Shows & Panels
- Accelerate and Streamline for Better Customer Service
- Ask the CIO
- The Big Data Dilemma
- Carrying On with Continuity of Operations
- Client Virtualization Solutions
- Data Protection in a Virtual World
- Expert Voices
- Federal Executive Forum
- Federal IT Challenge
- Federal Tech Talk
- Feds in the Cloud
- Health IT: A Policy Change Agent
- Improving Healthcare Outcomes through IT Policy
- IT Innovation in the New Era of Government
- Making Dollars And Sense Out of Data Center Consolidation
- Navigating the Private Cloud
- One Step to the Cloud, Two Steps Toward Innovation
- Path to FDCCI Compliance
- Take Command of Your Mobility Initiative
Shows & Panels
While some federal agencies are offering buyouts ranging from $15,000 to $25,000, the giant Social Security Administration is trying a new approach: No Cal buyouts. Senior Correspondent Mike Causey says if they catch on, your agency may be next.
You've got two operations: one that brings in most of the money, the other that dispenses a lot of it to people in need. Times are tough, so tough you are borrowing billions of dollars from China. So what do you do? You trim the staff at both operations, thus limiting your badly needed revenue while also reducing services.
Are you a lifer, or are you waiting for Uncle Sam to show-you-the-money? Buyout offers abound in government but many employees say the tough economy is a good reason to stay on the job. Senior Correspondent Mike Causey asks have you hit the tipping point yet?
A divided appeals court panel ruled Tuesday that the State Department improperly dismissed a former employee solely because he turned 65.
The payroll tax cut deal made earlier this year included provisions to increase new federal employees' retirement contributions. We've posted a chart detailing how much employees and agencies will contribute.
Are the experts doing all those federal pay studies working from the same database and on the same page? Or are they even on the same planet, which would explain why you are either overpaid 50 percent in one study or underpaid at least 20 percent in another, says Senior Correspondent Mike Causey.
Mary Lou McGuinness, director of care coordination for Long Term Care Partners, discusses who needs long-term care insurance and the policy options that are available.
August 6, 2012
August is hot in DC, Atlanta, Houston, St. Louis and Cincinnati and lots of other places too. But those of us inside the Beltway get a break you don't...that's because for the next month...until after Labor Day, tens of thousands of the people who at times make this such a toxic town are away — back with the folks who sent them here in the first place.
A recently announced consent decree between Capitol One and the Justice Department is the most sweeping settlement as the Justice Department ramps up enforcement of the Servicemembers Civil Relief Act.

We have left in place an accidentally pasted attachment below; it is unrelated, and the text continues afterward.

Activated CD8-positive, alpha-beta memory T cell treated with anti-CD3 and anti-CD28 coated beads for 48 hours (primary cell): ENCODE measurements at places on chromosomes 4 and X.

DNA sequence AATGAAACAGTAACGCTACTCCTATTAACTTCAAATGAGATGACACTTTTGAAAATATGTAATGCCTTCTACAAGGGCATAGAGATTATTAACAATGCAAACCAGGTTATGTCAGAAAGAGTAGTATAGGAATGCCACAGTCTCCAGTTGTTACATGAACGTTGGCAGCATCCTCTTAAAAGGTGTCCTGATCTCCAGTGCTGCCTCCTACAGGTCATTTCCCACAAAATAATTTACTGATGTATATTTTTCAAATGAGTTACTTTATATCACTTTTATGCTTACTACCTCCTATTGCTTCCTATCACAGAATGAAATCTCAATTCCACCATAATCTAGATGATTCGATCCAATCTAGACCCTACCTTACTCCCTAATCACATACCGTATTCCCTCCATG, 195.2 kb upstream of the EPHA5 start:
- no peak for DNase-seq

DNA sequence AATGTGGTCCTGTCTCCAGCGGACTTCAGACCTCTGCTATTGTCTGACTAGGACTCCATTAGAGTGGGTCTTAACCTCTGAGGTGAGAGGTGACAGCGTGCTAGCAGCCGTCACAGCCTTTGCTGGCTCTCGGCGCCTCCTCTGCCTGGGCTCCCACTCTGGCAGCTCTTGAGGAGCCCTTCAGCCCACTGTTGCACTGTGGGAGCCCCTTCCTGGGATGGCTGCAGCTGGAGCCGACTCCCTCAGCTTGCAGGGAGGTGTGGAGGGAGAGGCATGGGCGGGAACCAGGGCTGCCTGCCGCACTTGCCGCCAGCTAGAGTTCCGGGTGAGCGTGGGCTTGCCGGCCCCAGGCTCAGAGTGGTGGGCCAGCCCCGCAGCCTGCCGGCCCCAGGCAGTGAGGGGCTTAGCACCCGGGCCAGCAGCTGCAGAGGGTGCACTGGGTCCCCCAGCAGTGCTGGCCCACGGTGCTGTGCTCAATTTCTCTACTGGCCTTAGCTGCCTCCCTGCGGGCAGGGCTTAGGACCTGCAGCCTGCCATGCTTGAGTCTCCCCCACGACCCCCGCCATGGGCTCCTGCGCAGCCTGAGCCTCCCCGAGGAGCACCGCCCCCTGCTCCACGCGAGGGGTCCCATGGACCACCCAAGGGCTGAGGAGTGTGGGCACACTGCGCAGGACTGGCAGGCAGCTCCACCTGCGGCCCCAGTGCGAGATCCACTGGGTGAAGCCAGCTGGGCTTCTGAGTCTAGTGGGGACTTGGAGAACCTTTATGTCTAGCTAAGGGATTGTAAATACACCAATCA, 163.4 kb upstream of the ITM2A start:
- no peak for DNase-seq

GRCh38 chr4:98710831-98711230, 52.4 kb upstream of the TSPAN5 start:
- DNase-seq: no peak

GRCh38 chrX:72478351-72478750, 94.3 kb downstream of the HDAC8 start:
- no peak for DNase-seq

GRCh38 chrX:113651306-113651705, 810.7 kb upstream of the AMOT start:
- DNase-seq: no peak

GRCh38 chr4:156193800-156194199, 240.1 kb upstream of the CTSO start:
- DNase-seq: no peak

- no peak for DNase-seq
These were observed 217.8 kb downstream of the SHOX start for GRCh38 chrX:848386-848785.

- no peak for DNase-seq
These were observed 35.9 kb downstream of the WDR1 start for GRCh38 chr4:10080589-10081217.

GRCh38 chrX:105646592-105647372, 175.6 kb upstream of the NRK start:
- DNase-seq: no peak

The historic labor agreement covering 45,000 transportation security officers (TSOs) overhauls the current pay-for-performance system, puts in place a grievance process for workplace disputes and increases the uniform allowance.
When you think of the good old days do you think of your childhood, or maybe when you were in high school or college? For some people, like those who work for or are otherwise linked to Uncle Sam, Senior Correspondent Mike Causey says the good old days may be as recent as this time last year when we thought times were tough.
NTEU president Colleen Kelley and Steve Watkins
and Andy Medici from the Federal Times will talk
about some of the big a wide variey of issues
affecting federal workers.
August 1, 2012
Returns for most of the basic Thrift Savings Plan basic funds continued inching up in July, with only the S Fund, pegged to stocks of small and medium-sized U.S. companies, dipping into the red for the month.
The contract includes "very stringent" IT security requirements. The announcement follows a data breach that affected 123,000 TSP participants in 2011.
Ever watch an inept team of trainees assemble then take apart an explosive device? If not, move to D.C. or watch live coverage of Congress on TV. With Congress, you get the political version which, more often than not, ends in a whimper rather than a bang, Senior Correspondent Mike Causey says.
The House voted 263-116 to approve the Federal Employee Tax Accountability Act and send it to the Senate. The measure would make those are who are seriously delinquent ineligible for federal employment, whether they're working for the government now or are applying for a job. The House will also vote on final passage of a bill Wednesday to curb misuse of government charge cards.
Remember the recent cyber attack on more than 100,000 Thrift Savings Plan participants? It's been out of the headlines lately, but lawmakers haven't forgotten about it.
Good news, bad news. The good news is that the end of the world — in your case, maybe extended furloughs or even a layoff — is likely to be extended. Things are currently scheduled to go boom early next January. But there are signs that Congress may delay the day of reckoning until March or April of 2013. Now your only worry is the Mayan calendar, Senior Correspondent Mike Causey says.
You're a GS-13 male. You work for the Defense Department or the IRS in D.C., or Atlanta or Philadelphia. So what do you have in common with actor George Clooney that would make him jealous of you? Senior Correspondent Mike Causey thinks he's found the answer, and its more than just your TSP plan.
Bob Leins and Tammy Flanagan discuss the "best of" subjects brought up during recent seminars.